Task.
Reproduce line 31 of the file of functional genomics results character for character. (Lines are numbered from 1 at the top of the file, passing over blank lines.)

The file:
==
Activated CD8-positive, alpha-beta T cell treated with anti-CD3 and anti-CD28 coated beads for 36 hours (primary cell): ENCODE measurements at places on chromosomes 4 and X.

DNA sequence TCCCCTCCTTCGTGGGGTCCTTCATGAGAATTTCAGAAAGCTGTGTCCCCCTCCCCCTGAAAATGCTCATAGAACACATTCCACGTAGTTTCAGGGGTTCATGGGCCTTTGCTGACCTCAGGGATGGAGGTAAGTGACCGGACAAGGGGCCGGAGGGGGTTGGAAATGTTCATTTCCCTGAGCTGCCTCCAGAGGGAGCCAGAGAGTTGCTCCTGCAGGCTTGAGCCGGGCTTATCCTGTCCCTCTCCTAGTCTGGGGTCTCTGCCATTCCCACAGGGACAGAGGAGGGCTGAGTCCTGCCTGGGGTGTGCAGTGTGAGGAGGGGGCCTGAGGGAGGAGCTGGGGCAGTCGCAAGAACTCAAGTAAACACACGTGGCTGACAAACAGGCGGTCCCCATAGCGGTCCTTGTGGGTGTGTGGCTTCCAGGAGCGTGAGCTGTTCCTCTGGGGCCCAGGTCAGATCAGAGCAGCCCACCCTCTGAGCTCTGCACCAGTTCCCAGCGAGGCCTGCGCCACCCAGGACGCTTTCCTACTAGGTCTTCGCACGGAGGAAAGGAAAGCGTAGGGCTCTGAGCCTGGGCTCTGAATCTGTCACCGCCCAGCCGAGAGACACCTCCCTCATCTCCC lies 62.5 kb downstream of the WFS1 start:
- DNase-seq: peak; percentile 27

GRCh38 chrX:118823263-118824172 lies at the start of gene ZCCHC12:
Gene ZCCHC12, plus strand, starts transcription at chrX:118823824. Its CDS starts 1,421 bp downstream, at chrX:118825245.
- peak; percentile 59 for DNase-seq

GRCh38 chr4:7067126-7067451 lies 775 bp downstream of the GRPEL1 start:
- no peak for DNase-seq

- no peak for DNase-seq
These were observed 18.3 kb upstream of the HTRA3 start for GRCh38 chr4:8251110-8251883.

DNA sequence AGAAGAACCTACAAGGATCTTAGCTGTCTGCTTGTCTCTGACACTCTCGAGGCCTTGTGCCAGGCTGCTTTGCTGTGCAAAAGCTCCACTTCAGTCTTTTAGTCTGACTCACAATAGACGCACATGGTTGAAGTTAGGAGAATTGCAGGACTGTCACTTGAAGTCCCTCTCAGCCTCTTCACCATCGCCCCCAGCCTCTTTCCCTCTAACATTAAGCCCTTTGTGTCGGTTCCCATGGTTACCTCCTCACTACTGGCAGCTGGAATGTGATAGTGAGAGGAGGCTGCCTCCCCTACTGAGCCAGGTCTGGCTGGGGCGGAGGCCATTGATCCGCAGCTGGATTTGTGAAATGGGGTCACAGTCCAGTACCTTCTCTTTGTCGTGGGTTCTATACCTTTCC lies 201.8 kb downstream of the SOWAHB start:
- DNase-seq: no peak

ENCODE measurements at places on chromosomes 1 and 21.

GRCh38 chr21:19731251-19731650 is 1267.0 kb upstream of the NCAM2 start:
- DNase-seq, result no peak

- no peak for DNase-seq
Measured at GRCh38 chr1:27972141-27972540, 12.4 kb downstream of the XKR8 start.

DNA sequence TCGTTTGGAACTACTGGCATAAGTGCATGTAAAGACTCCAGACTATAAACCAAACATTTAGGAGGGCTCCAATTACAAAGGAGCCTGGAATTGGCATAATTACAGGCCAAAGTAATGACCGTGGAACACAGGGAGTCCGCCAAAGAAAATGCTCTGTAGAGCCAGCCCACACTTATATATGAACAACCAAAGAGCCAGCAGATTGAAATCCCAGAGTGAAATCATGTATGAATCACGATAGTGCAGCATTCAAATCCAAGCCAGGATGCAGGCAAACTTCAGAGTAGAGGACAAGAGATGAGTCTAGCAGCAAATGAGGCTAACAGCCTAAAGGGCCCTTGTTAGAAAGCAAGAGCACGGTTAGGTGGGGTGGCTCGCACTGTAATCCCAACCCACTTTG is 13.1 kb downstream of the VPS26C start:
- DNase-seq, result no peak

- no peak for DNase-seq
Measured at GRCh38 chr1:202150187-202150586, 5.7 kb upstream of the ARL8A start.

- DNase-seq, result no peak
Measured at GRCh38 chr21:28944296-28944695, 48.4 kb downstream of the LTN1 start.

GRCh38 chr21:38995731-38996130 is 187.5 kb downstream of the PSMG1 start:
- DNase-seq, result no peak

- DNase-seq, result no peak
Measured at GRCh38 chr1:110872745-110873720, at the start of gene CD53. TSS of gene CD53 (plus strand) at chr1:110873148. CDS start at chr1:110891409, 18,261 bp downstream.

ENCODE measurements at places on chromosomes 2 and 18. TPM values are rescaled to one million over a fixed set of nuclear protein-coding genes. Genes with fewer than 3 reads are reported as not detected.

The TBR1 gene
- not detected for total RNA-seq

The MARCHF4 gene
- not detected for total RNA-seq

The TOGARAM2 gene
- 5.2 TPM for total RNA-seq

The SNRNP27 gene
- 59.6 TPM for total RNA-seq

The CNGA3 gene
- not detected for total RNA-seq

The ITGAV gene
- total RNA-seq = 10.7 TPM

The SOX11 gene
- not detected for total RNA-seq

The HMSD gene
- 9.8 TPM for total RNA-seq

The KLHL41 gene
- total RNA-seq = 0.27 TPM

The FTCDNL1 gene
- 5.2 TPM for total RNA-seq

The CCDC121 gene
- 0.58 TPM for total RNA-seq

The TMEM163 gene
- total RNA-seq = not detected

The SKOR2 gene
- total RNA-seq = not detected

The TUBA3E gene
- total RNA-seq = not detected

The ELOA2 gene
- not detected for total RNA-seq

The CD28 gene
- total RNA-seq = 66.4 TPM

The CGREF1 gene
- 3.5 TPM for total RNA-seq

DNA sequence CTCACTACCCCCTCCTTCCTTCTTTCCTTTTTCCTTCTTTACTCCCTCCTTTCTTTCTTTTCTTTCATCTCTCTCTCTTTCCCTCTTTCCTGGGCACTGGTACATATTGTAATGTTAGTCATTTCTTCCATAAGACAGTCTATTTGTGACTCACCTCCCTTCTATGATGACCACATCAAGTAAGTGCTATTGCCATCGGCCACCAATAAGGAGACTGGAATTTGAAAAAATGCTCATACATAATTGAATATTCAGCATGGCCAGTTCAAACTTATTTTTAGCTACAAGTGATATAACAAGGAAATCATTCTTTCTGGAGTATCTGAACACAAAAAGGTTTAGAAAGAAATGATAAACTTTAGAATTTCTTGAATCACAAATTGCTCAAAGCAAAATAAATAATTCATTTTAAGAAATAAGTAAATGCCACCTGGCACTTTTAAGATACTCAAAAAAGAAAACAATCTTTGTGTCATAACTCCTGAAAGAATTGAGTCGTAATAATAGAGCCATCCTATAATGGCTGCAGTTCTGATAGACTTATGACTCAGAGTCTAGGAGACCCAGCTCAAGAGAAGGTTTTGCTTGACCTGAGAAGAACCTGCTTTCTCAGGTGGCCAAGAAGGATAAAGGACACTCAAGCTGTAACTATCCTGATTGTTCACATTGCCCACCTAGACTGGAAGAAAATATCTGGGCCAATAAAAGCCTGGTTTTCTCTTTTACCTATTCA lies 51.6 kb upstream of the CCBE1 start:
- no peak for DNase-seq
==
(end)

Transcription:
The MARCHF4 gene